I hadn’t known about Nottingham forest or the Six Nations trophy. This post takes the biscuit – well, someone had to do it 🙂
What I find interesting (or Ironic) is that Italy, and Germany have only really existed as nations for such a short time. – less than 150 years.
But there have always been German and Italian people. Is State status important?
No, they were always different . Lots of small groups that were always fighting against. There were Bavarians and Saxons etc etc and the same in Italy each with a king or Prince and different languages. They might have had some things in common but not a lot.
Probably true. Last week in Naples I was aware of just how different the north of Italy is from the south. Same in the UK actually!
That’s my point Andrew, There are regional difference everywhere but England – and France – was united as a country for a lot longer that Italy or Germany.
If I was being pedantic I would say that modern France only became so in 1918 with the addition of Alsace and Lorraine!
I always wondered why the name is ubiquitous and now I know — the power of Italian PR.
I think you missed out Garibaldi Balls, a favourite sweet when I was growing up. Then there are the trees he planted whenever he stayed over at a place with a field or a garden. He planted two on the Isle of Wight, one at the home of the poet Alfred Lord Tennyson with whom he stayed, and one at the home of the Liberal MP of the time, Charles Seeley. Sadly, both were destroyed in the great storm of 1987 but I believe a damaged trunk still exists at Brooke House (Seeley’s home). He was so mobbed on the Isle of Wight by well-0wishers that Queen Victoria was upset enough to cut everyone dead who had the temerity to invite him for tea! She feared his revolutionary ideas would infect her subjects.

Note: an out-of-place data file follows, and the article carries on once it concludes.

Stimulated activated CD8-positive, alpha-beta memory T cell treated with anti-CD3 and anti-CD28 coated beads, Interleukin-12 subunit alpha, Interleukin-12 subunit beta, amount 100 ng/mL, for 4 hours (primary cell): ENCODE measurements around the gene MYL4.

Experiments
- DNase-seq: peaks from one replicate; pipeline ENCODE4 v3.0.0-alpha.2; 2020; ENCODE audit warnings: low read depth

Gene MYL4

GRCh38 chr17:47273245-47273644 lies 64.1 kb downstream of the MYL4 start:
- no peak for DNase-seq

Lots of great facts in here I didn’t know and I love the information about Notts. Forest. Can’t wait to pass that on.
Brilliant, thanks for the additional information. I had heard the tree story but never the Garibaldi Balls!
Don’t say Notts Forest, they hate it, it has to be Nottingham Forest. Notts County is ok however!
LikeLiked by 1 person
A mobile hero! I do like your Garibaldi tales, Andrew. 🙂 🙂
Italian history and the unification was one of my favourite history subjects at school!
LikeLiked by 1 person
I didn’t realise quite how far his influence reached. I’ve been to Garibaldi in BC (it’s a provincial park, not a national park) and eaten the biscuits, but beyond that I cannot go!
Thanks for the additional information. Quite a man and a hero!
LikeLiked by 1 person
Bet this was more than 800 words 😈
Catching up on posts, just read your comments on disperser
LikeLiked by 1 person
Laughing at your description of the “dangerously precipitous hairpin bend”! My late husband occasionally drove tour buses and he used to tell about thrilling the passengers who sat right over the front wheels. Apparently the front end of the bus sticks way out on some models (I never asked). So the folks in front had the sensation of hanging clear over the edge. Chills and thrills, eh?
LikeLiked by 1 person
Pingback: Travels in Italy, Garibaldi in Milan | Have Bag, Will Travel